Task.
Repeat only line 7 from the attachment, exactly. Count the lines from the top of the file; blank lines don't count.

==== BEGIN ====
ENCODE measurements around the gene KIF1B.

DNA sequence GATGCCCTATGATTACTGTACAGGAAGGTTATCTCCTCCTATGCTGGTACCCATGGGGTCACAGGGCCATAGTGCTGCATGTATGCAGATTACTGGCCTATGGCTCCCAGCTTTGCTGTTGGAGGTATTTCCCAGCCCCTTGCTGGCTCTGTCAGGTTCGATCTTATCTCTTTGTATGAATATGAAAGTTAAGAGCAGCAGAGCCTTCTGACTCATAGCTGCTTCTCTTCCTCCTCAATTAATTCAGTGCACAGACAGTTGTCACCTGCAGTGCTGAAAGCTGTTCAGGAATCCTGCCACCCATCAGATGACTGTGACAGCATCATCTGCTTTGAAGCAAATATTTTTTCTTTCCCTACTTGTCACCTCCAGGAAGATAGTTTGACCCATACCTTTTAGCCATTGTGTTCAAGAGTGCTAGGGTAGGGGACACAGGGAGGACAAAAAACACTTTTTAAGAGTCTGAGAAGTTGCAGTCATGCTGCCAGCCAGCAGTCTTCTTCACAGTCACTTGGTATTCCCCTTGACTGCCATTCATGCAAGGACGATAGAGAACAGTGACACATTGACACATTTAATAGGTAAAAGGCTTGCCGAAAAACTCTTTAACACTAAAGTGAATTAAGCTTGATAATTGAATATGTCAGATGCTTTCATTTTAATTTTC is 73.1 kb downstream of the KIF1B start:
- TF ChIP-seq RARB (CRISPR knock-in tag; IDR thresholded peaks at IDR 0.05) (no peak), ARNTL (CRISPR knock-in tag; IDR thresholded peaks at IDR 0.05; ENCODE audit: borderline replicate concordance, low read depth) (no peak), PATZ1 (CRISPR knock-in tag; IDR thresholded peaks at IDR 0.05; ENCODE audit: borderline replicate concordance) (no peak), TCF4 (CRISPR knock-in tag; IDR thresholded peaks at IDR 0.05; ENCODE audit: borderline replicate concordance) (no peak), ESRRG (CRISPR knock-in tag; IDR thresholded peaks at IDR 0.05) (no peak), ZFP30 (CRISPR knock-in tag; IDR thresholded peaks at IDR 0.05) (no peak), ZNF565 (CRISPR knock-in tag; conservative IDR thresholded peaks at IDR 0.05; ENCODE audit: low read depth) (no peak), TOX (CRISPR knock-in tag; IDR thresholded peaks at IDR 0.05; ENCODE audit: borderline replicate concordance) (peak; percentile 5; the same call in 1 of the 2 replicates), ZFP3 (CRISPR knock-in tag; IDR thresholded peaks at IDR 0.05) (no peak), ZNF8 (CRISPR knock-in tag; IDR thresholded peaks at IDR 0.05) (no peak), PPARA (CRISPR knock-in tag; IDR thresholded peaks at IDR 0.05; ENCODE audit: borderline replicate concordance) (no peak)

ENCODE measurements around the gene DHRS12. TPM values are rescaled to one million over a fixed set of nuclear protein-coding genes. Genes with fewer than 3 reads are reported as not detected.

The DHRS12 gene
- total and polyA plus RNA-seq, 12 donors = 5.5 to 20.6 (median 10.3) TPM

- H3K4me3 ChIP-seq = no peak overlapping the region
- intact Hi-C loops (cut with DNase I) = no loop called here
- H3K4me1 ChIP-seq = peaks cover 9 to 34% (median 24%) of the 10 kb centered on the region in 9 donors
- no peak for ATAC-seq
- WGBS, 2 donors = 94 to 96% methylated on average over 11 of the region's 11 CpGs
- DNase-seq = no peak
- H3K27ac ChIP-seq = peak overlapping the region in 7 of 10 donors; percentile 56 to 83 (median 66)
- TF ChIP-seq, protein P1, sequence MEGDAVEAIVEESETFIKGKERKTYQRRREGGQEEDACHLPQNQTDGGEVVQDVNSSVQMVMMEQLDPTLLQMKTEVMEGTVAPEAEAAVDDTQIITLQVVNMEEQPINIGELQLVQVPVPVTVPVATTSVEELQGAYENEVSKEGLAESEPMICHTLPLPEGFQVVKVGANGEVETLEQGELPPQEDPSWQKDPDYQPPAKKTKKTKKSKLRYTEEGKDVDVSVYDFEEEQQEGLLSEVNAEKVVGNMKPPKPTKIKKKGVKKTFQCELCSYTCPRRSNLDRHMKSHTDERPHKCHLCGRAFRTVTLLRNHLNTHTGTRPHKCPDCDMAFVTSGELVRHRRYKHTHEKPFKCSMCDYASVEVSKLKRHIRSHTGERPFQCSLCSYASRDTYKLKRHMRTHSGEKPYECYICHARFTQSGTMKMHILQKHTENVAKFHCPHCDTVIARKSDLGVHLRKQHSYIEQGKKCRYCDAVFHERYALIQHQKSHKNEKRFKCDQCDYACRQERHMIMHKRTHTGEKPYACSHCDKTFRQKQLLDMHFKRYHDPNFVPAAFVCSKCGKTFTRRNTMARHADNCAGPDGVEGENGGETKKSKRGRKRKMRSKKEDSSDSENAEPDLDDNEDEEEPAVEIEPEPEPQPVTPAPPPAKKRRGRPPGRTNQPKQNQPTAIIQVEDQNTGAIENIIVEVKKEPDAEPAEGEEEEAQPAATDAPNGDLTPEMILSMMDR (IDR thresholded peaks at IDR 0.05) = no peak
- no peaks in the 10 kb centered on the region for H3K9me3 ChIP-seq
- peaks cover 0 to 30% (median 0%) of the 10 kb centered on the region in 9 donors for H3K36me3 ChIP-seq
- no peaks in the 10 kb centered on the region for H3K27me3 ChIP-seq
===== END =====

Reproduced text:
- H3K4me3 ChIP-seq = no peak overlapping the region